The Fog of War and other Thoughts about Today

Dear Friends,

What heartbreaking times we live in! I know many people who have turned off their TVs because the 24/7 coverage of the war in Ukraine has become too much. We should not avert our gaze, yet at the same time, we must always have our eyes fixed fully on the future. I hope and pray that the United States will not overstep our bounds—into a US-Russian confrontation that could bring us a nuclear event or a global war. This scenario is increasingly possible, despite the near indifference that is expressed by those who think and act as if it is unlikely to happen. For people who toss off the risk, I would say this is an expression of arrogance—as if we can control everything. War, as it has often been noted, has a logic of its own. That is why it is known as a “fog”—for good reason. Pulitzer Prize winner and former New York Times columnist, David Shipler, explains how Russian structural and outdated technology underscores the potential for an unintended nuclear attack.

I have made countless trips to Ukraine over the years, and it is terrible to imagine the circumstances in which many people are now living. Sanctions designed to achieve progress, however, often assure that other victims arise in unexpected places. Africa, for instance, is already suffering from rising energy prices and food shortages. I know. I had a key African leader tell me at an event ten days ago that there are very real dangers underway on that continent, directly connected to the secession of these trade arrangements. These include unmanageable energy prices, devastating spikes in basic commodities, and significant food shortages. Expect more global dislocation. With the addition of Chinese COVID lockdowns, the international economy could become very rocky indeed. 

I deplore everything the Putin regime has done, but I am also dismayed by the self-righteousness of those who think that silence, in a country like Russia, is acquiescence to its regime’s policies. Most of us in the US, have never been subjected to real oppression or the prospect of years in prison for expressing our views. So how would we know about the complex considerations these ordinary people are faced with?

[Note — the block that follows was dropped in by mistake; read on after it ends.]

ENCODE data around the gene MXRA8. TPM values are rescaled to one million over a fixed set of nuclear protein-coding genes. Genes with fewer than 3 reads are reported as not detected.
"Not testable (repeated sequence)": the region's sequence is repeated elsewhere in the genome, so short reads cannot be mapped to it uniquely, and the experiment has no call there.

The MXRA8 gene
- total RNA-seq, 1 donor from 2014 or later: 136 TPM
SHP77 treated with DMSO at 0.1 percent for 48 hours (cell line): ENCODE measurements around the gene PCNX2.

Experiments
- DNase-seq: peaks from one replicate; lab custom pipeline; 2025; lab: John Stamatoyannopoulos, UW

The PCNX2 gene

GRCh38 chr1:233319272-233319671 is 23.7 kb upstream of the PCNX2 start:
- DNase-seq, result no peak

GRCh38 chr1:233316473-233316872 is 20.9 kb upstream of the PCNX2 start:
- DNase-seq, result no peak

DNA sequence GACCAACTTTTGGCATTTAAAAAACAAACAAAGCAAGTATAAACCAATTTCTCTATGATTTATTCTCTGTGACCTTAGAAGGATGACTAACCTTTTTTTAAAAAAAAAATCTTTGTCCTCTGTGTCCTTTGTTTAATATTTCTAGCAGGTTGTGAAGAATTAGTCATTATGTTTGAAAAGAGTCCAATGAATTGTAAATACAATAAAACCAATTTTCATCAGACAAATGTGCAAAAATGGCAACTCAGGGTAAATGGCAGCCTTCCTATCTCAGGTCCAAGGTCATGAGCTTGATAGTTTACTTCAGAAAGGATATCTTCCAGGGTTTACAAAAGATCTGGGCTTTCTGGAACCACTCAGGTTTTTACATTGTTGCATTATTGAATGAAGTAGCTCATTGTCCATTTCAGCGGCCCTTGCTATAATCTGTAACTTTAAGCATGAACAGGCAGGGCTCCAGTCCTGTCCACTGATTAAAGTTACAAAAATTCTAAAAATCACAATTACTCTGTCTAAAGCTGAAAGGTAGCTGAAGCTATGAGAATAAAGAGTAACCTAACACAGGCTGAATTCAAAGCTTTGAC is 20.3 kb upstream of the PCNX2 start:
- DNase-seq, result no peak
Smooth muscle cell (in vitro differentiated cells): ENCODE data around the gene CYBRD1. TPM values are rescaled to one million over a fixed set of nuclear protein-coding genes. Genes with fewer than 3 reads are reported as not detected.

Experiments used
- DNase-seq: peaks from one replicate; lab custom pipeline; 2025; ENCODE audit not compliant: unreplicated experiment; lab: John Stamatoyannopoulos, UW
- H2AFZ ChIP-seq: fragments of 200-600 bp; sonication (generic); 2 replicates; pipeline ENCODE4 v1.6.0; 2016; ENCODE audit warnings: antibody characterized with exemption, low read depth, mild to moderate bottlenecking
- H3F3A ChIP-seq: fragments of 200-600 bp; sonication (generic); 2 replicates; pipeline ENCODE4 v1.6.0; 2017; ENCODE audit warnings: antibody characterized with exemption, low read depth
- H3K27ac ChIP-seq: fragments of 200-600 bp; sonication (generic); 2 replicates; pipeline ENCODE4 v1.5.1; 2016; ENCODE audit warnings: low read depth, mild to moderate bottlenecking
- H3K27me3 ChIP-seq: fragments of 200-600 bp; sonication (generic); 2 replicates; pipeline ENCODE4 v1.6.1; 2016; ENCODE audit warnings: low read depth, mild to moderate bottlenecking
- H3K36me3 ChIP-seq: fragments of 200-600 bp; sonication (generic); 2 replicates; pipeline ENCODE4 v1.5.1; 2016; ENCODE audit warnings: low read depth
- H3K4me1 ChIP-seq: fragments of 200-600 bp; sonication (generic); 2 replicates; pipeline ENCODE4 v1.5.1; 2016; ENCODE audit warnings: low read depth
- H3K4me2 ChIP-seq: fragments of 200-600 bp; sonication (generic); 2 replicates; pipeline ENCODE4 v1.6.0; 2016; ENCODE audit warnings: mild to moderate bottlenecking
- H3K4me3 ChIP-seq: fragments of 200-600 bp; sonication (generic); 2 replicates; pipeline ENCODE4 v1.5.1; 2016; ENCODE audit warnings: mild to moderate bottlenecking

While we are trying hard to eradicate racism from our own society, I was saddened to read that the Boston Marathon denied anyone with either Russian or Belarusian passports the opportunity to run in their recent marathon. Many people are being victimized in the arts and in intellectual circles as well. Deny respect and attention to the people who support the Russian regime, ok. But to “cancel” others who are from those countries by an accident of birth?

In this photograph, featured in Breaking Free: A Memoir of Love and Revolution, from left, Susan Eisenhower, Dr. Roald Sagdeev and Dr. Andrei Sakharov. For several years, before Sakharov’s death in late 1989, these three colleagues and friends served on the Board of the International Foundation, the first western-styled foundation in Soviet and new Russian history. The chairman was Jerome Wiesner, (not pictured here), former Advisor to President John F. Kennedy and former President of MIT. Other American board members included former Secretary of Defense Robert McNamara and Father Theodore Hesburgh, former president of Notre Dame.  

Often hidden in some corners of an authoritarian country are persons of heroic qualities that come to moral clarity in their own time. This month marks the anniversary of the birth of a great Russian physicist, Andrei Sakharov. His post-hydrogen bomb legacy shines throughout the ages. He exemplified a growing awareness of the complexity that surrounds us, leading him to believe in the sacrosanct dignity of human rights.

My blog in 2009 included a piece Dr. Roald Sagdeev and I wrote in Physics Today in August of 1990. It was a review of Andrei Sakharov’s memoirs. I believe our article offers cultural insights, as well as personal ones on this very matter. I try to imagine what the world would have been like without Andrei’s commitment to human rights and political reform. Perhaps we’d have never known that there were such people of conscience in the USSR—especially since Sakharov’s role as “Father of the USSR’s hydrogen bomb” ensured that whatever stance he took he was never punished as harshly as were many of his followers. Nevertheless, Sakharov’s voice became so clear, and so influential in the last days of the USSR, that we would often ask later: “I wonder what Andrei would say?” “I wonder what Andrei would do?” even after his passing.

And what would Andrei say today? No doubt he would oppose the Russian leadership’s attack on Ukraine, but he would also warn of the very real dangers of nuclear miscalculation or an unintended global war.

Sending my warm best wishes,

3 thoughts on “The Fog of War and other Thoughts about Today

  1. We have had many cooperative programs with Russia. One of the most important endeavors was decreasing the number of nuclear weapons..Another is the space station.We should trry to maintain good relations with Russia and the Russian people. It would be a mistake to allow the actions of Putin to lead us into war.

  2. Having witnessed some dozen A-Bomb and H-Bomb tests in Bikini in 1958, I am especially sorry you are not the one negotiating our peace with Putin.

  3. We surely do not want to end our effort to reduce the number of nuclear weapons.. . This effort has been going on for decades. Susanne Vandenbosch

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